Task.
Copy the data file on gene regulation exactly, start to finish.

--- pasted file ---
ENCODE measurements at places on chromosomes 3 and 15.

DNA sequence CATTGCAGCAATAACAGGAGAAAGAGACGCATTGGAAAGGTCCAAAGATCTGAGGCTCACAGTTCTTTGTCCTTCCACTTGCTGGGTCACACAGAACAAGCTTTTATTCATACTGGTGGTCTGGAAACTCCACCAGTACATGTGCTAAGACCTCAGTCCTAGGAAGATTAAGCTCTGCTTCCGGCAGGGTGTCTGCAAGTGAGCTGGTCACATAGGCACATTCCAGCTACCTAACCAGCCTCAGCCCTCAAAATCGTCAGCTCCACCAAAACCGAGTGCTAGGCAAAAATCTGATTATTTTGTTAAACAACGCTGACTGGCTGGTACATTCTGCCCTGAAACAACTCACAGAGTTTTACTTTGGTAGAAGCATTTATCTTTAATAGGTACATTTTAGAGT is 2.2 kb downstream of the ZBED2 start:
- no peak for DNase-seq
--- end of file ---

ENCODE measurements at places on chromosomes 3 and 15.

DNA sequence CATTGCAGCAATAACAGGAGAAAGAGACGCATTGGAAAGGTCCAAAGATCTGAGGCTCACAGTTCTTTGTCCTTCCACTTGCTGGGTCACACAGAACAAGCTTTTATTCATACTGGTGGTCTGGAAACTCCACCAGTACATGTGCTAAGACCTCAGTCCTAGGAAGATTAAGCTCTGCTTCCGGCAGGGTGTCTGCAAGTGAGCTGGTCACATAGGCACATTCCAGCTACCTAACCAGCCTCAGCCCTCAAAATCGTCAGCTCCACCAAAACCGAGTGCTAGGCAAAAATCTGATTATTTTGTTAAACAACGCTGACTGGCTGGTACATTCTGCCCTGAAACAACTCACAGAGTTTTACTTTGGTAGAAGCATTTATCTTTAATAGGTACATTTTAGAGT is 2.2 kb downstream of the ZBED2 start:
- no peak for DNase-seq